And the storm kept up that day, and the next, and still a third—three days and three nights—and the third day and night there came with it a stinging, shot-like snow that fell two feet deep on the level, and in drifts of eight and ten. It was the “heavy snow” of the Indians—the snow that lay like lead on the earth, and under which partridges and rabbits were smothered in thousands.
On the fourth day after the beginning of the storm Kazan and Gray Wolf issued forth from the windfall. There was no longer a wind—no more falling snow. The whole world lay under a blanket of unbroken white, and it was intensely cold.
The plague had worked its havoc with men. Now had come the days of famine and death for the wild things.
THE TRAIL OF HUNGER
Kazan and Gray Wolf had been a hundred and forty hours without food. To Gray Wolf this meant acute discomfort, a growing weakness. To Kazan it was starvation. Six days and six nights of fasting had drawn in their ribs and put deep hollows in front of their hindquarters. Kazan’s eyes were red, and they narrowed to slits as he looked forth into the day. Gray Wolf followed him this time when he went out on the hard snow. Eagerly and hopefully they began the hunt in the bitter cold. They swung around the edge of the windfall, where there had always been rabbits. There were no tracks now, and no scent. They continued in a horseshoe circle through the swamp, and the only scent they caught was that of a snow-owl perched up in a spruce. They came to the burn and turned back, hunting the opposite side of the swamp. On this side there was a ridge. They climbed the ridge, and from the cap of it looked out over a world that was barren of life. Ceaselessly Gray Wolf sniffed the air, but she gave no signal to Kazan. On the top of the ridge Kazan stood panting. His endurance was gone. On their return through the swamp he stumbled over an obstacle which he tried to clear with a jump. Hungrier and weaker, they returned to the windfall. The night that followed was clear, and brilliant with stars. They hunted the swamp again. Nothing was moving—save one other creature, and that was a fox. Instinct told them that it was futile to follow him.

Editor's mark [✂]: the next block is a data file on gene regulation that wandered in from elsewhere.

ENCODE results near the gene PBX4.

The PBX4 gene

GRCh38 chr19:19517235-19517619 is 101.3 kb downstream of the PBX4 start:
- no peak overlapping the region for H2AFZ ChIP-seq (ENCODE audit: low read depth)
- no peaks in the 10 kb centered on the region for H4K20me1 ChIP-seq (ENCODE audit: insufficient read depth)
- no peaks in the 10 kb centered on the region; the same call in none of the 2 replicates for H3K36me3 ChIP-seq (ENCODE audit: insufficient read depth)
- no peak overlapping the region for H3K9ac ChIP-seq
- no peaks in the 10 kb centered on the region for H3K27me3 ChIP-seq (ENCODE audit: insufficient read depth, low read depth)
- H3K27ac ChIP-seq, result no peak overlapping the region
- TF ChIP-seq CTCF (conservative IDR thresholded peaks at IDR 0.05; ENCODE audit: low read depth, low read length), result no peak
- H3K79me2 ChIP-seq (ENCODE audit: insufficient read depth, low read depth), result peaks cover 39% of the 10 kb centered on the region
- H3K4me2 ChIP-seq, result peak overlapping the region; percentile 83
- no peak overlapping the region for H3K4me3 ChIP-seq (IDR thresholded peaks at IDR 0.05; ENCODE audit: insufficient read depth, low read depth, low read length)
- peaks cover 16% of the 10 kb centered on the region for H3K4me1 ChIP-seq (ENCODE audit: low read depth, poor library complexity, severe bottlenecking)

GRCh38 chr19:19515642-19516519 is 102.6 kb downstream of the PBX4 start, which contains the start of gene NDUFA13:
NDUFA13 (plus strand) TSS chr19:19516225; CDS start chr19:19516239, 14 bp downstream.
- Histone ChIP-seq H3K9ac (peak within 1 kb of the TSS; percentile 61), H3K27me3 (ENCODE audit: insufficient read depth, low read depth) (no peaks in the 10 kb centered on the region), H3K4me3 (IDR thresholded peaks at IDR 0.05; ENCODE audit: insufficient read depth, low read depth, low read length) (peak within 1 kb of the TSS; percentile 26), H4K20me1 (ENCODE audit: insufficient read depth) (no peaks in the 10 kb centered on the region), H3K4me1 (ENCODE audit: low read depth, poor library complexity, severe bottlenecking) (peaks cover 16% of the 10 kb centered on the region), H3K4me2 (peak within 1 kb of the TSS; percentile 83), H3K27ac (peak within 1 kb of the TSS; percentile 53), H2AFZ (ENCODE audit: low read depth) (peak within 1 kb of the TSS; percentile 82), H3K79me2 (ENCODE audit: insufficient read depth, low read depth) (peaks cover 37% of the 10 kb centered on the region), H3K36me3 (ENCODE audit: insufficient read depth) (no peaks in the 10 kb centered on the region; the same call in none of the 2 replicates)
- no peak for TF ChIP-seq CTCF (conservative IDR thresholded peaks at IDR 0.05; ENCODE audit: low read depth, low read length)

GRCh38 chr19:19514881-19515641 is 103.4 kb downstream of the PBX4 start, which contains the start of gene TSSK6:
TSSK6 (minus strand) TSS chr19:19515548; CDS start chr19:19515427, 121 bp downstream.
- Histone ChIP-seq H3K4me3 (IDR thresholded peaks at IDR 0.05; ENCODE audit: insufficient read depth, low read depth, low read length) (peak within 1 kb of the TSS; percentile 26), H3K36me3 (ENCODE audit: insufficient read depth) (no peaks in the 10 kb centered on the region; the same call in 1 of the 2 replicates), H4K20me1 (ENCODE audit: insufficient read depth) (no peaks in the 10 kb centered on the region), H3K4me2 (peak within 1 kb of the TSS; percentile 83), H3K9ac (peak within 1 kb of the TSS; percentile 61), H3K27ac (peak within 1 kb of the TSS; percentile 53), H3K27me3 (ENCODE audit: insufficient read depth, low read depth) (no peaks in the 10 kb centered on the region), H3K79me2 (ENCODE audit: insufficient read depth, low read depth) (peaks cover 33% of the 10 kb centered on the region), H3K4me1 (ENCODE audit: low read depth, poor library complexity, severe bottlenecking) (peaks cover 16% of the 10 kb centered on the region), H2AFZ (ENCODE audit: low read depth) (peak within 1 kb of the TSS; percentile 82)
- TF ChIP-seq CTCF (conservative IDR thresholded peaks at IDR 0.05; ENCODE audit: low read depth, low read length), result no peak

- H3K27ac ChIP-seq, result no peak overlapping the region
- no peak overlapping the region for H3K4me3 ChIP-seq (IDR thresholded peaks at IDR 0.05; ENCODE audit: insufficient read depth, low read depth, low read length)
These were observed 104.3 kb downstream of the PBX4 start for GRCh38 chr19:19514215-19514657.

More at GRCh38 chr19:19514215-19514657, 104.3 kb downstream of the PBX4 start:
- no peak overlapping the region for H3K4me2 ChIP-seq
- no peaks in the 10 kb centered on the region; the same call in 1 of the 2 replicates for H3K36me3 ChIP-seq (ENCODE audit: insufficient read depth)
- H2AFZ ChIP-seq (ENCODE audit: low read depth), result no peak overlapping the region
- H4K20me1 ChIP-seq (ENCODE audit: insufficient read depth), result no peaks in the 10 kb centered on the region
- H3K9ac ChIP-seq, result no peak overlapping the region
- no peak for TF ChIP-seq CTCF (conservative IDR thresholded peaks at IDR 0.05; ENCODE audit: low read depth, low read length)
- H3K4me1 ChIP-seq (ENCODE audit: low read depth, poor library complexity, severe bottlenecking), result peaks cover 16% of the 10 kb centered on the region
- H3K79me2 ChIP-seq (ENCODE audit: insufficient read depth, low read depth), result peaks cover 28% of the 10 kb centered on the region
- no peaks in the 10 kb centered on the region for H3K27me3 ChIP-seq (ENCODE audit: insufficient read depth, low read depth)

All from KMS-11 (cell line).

It was then that the old thought of the cabin returned to Kazan. Two things the cabin had always meant to him—warmth and food. And far beyond the ridge was the cabin, where he and Gray Wolf had howled at the scent of death. He did not think of man—or of that mystery which he had howled at. He thought only of the cabin, and the cabin had always meant food. He set off in a straight line for the ridge, and Gray Wolf followed. They crossed the ridge and the burn beyond, and entered the edge of a second swamp. Kazan was hunting listlessly now. His head hung low. His bushy tail dragged in the snow. He was intent on the cabin—only the cabin. It was his last